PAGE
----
Beauty standards change constantly. Social media influencers can edit their images and then sell products that promise to make us look more like them. Ask yourself, Has society—including social media, Hollywood, magazines, the beauty industry, etc.—given me a complex about my physical appearance?

Social media can have lasting effects on body image and mental health. It may be all too easy to fall into comparing your body and your life to the bodies and lives that you see on the screen. You may start to look at your body in a negative light because you don’t believe that you are living up to the examples you see.

That’s why it can be helpful to take a break from these platforms from time to time. You do not have to cut yourself off cold turkey but try heavily restricting your time on social media platforms for a while and see if that alleviates some of your concerns.

Rather than the strangers who populate our social media feeds, consider role models in your day-to-day life. Ask yourself why you admire these people. In most cases, it probably has little to do with physical beauty and more to do with the way they make you feel, their skill or experience in what they do, etc. This can help remind you how much more important personality can be than our mere outer shells.

5. Roll with the changes

There are many changes that we may undergo in our lifetimes, such as weight fluctuation and childbirth. If these changes are causing you to worry about your attractiveness, there are steps you can take. For example, you could throw out clothes that no longer fit. Rather than holding onto old clothes in the hope that they will one day fit again, you can develop a new wardrobe. This may help you move on and accept how your body has changed.  

The only constant in life may be change. As you move through life, you will likely experience emotional, intellectual, and spiritual changes. It may be only natural that your body will change along with you. Try to avoid guilting or punishing yourself for going through phases that are entirely normal, healthy, and even beautiful. This is likely not the last time your body will change. And that’s okay!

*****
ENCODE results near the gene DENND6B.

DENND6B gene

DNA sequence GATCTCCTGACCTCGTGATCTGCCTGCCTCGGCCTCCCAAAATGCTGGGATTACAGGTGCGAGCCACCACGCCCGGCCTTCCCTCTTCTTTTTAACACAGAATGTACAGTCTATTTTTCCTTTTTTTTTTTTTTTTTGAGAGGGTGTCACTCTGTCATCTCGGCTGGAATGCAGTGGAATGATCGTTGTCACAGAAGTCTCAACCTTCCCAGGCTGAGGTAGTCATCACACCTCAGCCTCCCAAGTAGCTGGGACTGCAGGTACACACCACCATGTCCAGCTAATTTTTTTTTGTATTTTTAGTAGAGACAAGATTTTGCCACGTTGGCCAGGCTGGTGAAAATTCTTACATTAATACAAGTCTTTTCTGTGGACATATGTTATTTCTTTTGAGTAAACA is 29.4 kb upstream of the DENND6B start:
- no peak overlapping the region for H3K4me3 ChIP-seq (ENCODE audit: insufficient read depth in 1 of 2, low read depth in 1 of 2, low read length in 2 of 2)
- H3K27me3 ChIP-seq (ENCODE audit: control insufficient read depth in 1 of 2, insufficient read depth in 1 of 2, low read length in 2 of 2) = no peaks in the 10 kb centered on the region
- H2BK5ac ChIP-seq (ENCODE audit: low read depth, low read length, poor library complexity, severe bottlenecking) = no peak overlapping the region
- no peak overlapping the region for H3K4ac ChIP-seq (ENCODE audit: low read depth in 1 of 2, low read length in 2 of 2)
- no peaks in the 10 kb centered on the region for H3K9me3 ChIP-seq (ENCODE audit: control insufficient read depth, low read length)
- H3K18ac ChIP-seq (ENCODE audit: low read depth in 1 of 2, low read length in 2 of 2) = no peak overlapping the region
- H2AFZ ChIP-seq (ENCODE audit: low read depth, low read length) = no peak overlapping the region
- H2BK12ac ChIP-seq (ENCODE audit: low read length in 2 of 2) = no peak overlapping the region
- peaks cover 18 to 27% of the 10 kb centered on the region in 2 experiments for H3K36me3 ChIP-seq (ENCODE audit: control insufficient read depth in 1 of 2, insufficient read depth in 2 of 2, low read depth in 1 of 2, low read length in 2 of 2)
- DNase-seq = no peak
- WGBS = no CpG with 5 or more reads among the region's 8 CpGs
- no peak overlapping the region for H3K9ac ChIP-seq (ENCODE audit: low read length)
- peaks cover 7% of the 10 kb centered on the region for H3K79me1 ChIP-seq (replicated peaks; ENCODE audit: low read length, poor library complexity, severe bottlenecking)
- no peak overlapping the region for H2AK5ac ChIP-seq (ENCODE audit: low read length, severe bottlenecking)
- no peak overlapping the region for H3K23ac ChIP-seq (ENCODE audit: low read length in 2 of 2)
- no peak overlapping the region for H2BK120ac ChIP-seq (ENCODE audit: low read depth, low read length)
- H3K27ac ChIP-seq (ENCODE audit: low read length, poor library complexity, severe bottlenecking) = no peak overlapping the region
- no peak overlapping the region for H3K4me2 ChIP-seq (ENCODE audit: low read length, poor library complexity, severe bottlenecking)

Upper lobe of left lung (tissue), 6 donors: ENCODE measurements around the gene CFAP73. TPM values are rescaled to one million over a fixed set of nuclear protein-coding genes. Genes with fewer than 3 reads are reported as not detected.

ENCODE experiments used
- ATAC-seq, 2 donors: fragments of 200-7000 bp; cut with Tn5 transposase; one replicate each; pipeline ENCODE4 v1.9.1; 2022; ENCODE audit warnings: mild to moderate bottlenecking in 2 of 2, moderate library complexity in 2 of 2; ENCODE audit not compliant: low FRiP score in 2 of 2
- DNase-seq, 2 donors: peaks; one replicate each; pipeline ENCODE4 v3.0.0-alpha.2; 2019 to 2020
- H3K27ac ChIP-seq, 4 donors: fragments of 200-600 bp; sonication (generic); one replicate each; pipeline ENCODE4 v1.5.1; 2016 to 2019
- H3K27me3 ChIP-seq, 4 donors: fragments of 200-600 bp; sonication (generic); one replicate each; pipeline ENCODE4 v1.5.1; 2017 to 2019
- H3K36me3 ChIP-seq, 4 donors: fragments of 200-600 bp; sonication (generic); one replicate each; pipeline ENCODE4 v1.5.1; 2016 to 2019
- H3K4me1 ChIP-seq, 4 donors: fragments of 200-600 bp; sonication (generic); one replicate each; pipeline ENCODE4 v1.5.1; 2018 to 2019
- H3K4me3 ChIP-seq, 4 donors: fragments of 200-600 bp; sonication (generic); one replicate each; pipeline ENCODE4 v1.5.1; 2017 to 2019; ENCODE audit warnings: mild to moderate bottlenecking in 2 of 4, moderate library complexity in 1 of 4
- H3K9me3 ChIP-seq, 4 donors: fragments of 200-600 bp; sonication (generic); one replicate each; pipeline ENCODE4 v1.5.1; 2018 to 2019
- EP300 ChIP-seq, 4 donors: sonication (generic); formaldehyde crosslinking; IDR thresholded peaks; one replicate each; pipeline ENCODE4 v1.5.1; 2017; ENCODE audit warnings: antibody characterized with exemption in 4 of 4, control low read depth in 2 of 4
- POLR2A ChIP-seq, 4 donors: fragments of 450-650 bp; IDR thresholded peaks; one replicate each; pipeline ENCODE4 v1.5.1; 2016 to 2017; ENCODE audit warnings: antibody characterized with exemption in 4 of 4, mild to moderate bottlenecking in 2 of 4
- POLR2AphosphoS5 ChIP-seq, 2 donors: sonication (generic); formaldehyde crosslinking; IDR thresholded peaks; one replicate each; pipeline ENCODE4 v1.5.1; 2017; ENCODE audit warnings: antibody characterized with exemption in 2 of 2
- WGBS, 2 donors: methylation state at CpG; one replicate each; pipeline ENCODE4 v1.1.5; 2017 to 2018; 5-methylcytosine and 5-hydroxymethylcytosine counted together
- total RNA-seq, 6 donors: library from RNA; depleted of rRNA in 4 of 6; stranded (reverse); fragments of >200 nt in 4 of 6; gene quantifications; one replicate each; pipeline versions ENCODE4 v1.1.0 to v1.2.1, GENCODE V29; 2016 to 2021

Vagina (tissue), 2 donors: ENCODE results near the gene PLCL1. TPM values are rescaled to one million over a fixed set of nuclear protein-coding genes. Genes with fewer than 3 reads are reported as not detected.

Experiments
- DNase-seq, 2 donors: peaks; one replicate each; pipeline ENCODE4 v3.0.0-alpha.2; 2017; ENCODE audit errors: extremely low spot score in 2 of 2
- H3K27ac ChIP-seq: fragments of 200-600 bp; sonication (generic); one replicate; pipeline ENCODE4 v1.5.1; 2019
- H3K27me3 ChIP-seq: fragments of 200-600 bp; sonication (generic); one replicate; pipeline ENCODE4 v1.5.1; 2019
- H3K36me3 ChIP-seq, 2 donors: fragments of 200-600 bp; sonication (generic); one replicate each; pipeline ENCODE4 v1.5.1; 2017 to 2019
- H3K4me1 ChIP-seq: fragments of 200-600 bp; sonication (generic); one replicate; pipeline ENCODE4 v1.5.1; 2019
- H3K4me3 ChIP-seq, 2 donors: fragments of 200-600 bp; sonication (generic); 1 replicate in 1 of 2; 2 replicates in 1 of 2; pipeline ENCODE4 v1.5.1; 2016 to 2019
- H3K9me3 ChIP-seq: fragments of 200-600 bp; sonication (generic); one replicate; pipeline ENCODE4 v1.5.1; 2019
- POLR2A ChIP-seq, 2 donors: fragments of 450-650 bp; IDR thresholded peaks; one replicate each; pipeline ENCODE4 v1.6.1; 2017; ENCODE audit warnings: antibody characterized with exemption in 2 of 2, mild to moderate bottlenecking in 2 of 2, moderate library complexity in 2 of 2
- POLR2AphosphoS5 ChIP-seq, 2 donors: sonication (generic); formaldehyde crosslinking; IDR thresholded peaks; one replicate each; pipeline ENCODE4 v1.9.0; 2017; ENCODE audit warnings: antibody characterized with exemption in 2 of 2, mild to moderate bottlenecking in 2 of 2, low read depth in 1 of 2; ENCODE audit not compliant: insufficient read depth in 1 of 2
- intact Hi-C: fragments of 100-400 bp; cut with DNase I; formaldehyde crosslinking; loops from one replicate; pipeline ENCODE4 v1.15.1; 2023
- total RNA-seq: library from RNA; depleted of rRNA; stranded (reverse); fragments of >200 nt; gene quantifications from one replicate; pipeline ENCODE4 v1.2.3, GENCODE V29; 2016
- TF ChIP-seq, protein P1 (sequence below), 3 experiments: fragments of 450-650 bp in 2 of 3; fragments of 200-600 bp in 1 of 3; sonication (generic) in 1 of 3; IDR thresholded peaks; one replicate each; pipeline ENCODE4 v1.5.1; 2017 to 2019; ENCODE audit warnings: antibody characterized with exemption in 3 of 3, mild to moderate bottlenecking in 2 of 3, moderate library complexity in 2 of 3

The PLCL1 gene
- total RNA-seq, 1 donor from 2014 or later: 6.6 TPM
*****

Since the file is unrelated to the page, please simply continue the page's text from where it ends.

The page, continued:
6. Treat yourself

Learning to redefine your relationship with your body can be hard

You are so much more than a body. You are a person who is worthy of self-love. Take time to treat yourself; acting like you love yourself can sometimes be the first step toward actually doing so. After all, it can be hard to recognize the good in something until you’ve tried it out for yourself.

By occasionally pampering yourself with self-care, you can help improve your overall well-being. You may also be able to help yourself believe that you are worthy of care and compassion. At the end of the day, that’s the arguably most important thing!

7. Consider seeking support

Body dysmorphic disorder can be a debilitating condition that has the potential to affect many aspects of your life. Even if your body image concerns are not severe enough to fall under the umbrella of BDD, it’s likely that some sort of professional support might be what’s necessary to help you overcome and change your habits for the better. 

Options like online therapy may help you connect with an experienced therapist from wherever you have an internet connection (or phone service). You can save money and time by speaking to a professional from the comfort of your own home at a time that makes sense for your schedule.

Plus, research suggests that online therapy can be an equally effective treatment option for some mental health concerns when compared to in-person therapy as well as being a more affordable way to seek help. No matter the reason behind your feelings about your body, it’s likely that talking to someone who understands can make a world of difference. 

For Additional Help & Support With Your ConcernsThis website is owned and operated by BetterHelp, who receives all fees associated with the platform.
The information on this page is not intended to be a substitution for diagnosis, treatment, or informed professional advice. You should not take any action or avoid taking any action without consulting with a qualified mental health professional. For more information, please read our terms of use.
Get the support you need from one of our therapistsGet Started
This website is owned and operated by BetterHelp, who receives all fees associated with the platform.